Feds say Nogales trucking companies illegally hired Mexican drivers

Homeland Security special agents are cracking down for the first time on trucking companies in Southern Arizona that they say unlawfully employ Mexican drivers, court records show. Two owners of trucking companies in Nogales and Rio Rico were indicted by federal grand juries on charges of illegally employing Mexican drivers and harboring them for profit, according to indictments unsealed Oct. 22 and Oct. 23 in U.S. District Court in Tucson. Luis Rivera and Jimmy Watson Sr. undercut U.S. drivers by hiring Mexican drivers willing to work for lower wages, Homeland Security Investigations special agents wrote in sworn affidavits filed in federal court.

The alleged scheme involved U.S. drivers hauling cucumbers, bell peppers and other produce, and in one instance beer, through the Border Patrol’s checkpoint on Interstate 19, south of Tucson. A Mexican driver with a business visa would drive through the checkpoint around the same time in a pickup truck or sedan. After getting through the checkpoint, the U.S. driver pulled into parking lots at the Desert Diamond Casino, truck stops or motels and switched with the Mexican driver, who then hauled the produce to Los Angeles or Dallas, according to the affidavits.

According to the Arizona Daily Star

The Mexican drivers held B-1 visas, which under the North American Free Trade Agreement allow them to bring cargo across the international border to a specific destination, but not to make point-to-point deliveries within the United States, also known as “cabotage.” The investigation in Nogales and Rio Rico was the first of its kind by HSI on the U.S.-Mexico border, said Francisco Burrola, deputy special agent in charge for HSI in Tucson. “We’re cracking the shell on this cabotage thing,” Burrola said, adding he has shared the “playbook” for the investigation with his counterparts along the border. HSI special agents said Rivera, owner of L and R Trucking in Nogales and Sunset Truck Leasing in Rio Rico, ran the scheme 44 times. In a separate case, special agents accused Watson Sr., owner of JSJ Enterprises Transportation in Nogales, of running the scheme 23 times. By hiding from law enforcement the fact that the Mexican drivers were violating the terms of their visas, a federal grand jury charged Rivera and Watson with harboring the drivers for profit. Lawyers for Rivera and Watson did not respond to requests for comment.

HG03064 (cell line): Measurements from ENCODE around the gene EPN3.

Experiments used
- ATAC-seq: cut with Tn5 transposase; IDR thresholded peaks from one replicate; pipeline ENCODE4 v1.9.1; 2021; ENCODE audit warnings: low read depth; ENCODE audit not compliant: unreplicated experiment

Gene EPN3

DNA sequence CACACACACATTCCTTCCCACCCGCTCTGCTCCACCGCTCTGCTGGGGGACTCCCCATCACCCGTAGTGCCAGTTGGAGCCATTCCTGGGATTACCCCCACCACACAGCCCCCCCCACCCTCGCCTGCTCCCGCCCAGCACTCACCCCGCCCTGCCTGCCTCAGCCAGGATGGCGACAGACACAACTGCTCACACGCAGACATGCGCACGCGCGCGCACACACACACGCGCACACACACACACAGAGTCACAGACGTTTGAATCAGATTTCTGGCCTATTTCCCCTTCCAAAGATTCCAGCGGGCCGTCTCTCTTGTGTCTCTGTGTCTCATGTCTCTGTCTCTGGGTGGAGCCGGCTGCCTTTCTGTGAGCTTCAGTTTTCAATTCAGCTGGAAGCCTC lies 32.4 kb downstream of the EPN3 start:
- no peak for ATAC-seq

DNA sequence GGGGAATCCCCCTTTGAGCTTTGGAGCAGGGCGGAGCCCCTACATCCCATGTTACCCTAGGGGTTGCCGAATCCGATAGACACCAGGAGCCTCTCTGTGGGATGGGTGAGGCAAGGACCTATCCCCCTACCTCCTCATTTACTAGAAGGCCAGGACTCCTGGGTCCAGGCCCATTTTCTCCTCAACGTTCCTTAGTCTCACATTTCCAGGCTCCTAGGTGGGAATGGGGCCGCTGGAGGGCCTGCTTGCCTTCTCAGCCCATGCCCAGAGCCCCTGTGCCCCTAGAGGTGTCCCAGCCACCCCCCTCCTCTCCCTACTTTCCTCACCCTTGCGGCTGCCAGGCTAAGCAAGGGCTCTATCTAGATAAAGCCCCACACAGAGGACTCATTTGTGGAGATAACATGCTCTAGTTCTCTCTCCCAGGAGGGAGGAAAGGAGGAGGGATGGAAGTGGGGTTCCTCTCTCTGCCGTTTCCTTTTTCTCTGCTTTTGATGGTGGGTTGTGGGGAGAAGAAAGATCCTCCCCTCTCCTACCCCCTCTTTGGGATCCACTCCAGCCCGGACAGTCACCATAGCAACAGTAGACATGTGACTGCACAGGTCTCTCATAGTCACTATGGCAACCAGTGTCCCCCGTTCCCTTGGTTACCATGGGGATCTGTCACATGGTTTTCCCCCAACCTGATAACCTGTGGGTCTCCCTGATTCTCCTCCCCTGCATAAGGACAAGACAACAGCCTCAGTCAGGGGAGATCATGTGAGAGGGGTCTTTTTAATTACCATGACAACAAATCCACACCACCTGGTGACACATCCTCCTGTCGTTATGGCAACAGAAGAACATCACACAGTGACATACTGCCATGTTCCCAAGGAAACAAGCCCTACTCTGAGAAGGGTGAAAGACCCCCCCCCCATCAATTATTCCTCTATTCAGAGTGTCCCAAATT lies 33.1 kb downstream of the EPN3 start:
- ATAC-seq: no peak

Special agents also are asking a federal judge to order Rivera and Watson to each forfeit 15 vehicles used in the alleged scheme, including semi-tractor trailers and sedans, court records show. The cross-border produce industry in Santa Cruz County ships billions of dollars worth of fruits and vegetables by truck across the United States every year. Truckers called an HSI tipline and said they were losing jobs because companies were hiring B-1 visa holders and paying them $300 to haul cargo to Los Angeles, when the rate for U.S. drivers was $600, Burrola said. Circumventing visa rules “hurts the trucking industry and it hurts the citizens of Santa Cruz County,” Burrola said. The crackdown came after the Border Patrol gave Santa Cruz County trucking companies a Jan. 1 deadline to comply with the visa regulations. Watson’s son, Jimmy Watson Jr., was quoted in a Nogales International story included in the affidavit as saying, “Long story short, if we don’t fix this soon, 100 companies will close in Nogales.” The younger Watson was quoted in the story as saying regulations had been in place for a long time, but weren’t enforced by the Border Patrol at the I-19 checkpoint until Sabri Dikman took over as patrol agent-in-charge of the Nogales station in June 2017. Watson Jr., Rivera, and another trucking company owner were quoted as saying they had trouble finding qualified U.S. drivers.

HSI agents received an anonymous tip in January saying Rivera’s company was using Mexican truckers with B-1 visas. The next month, agents inspected the company’s records. Agents also searched records at a produce company in Los Angeles in June. The company’s logs showed the produce, which in some cases originated from large packing companies in Nogales, arrived the day after law enforcement cameras captured the Watsons, Rivera, their family members or employees driving trucks through the I-19 checkpoint. Local law enforcement or state troopers then pulled over several of the drivers. About a dozen other people, including the Mexican drivers, were administratively arrested and returned to Mexico, Burrola said.

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